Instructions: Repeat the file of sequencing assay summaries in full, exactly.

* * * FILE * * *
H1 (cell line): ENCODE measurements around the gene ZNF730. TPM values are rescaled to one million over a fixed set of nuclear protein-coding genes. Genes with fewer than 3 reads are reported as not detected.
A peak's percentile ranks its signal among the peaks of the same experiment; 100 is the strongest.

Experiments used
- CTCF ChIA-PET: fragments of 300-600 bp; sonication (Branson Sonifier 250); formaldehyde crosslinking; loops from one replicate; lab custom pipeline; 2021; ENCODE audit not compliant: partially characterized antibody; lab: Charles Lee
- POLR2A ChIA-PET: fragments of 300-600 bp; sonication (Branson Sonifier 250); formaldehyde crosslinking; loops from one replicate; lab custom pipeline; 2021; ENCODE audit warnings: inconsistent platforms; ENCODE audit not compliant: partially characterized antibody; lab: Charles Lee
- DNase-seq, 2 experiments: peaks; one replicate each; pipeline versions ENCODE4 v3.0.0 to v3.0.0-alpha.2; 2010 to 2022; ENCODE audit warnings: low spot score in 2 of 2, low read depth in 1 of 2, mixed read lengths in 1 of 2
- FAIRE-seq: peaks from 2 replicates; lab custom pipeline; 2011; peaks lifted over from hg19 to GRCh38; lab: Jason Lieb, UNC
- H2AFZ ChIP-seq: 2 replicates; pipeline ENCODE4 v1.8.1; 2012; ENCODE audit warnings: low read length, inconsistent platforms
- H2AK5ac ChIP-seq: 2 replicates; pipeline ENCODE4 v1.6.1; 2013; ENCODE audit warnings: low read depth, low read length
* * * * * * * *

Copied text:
H1 (cell line): ENCODE measurements around the gene ZNF730. TPM values are rescaled to one million over a fixed set of nuclear protein-coding genes. Genes with fewer than 3 reads are reported as not detected.
A peak's percentile ranks its signal among the peaks of the same experiment; 100 is the strongest.

Experiments used
- CTCF ChIA-PET: fragments of 300-600 bp; sonication (Branson Sonifier 250); formaldehyde crosslinking; loops from one replicate; lab custom pipeline; 2021; ENCODE audit not compliant: partially characterized antibody; lab: Charles Lee
- POLR2A ChIA-PET: fragments of 300-600 bp; sonication (Branson Sonifier 250); formaldehyde crosslinking; loops from one replicate; lab custom pipeline; 2021; ENCODE audit warnings: inconsistent platforms; ENCODE audit not compliant: partially characterized antibody; lab: Charles Lee
- DNase-seq, 2 experiments: peaks; one replicate each; pipeline versions ENCODE4 v3.0.0 to v3.0.0-alpha.2; 2010 to 2022; ENCODE audit warnings: low spot score in 2 of 2, low read depth in 1 of 2, mixed read lengths in 1 of 2
- FAIRE-seq: peaks from 2 replicates; lab custom pipeline; 2011; peaks lifted over from hg19 to GRCh38; lab: Jason Lieb, UNC
- H2AFZ ChIP-seq: 2 replicates; pipeline ENCODE4 v1.8.1; 2012; ENCODE audit warnings: low read length, inconsistent platforms
- H2AK5ac ChIP-seq: 2 replicates; pipeline ENCODE4 v1.6.1; 2013; ENCODE audit warnings: low read depth, low read length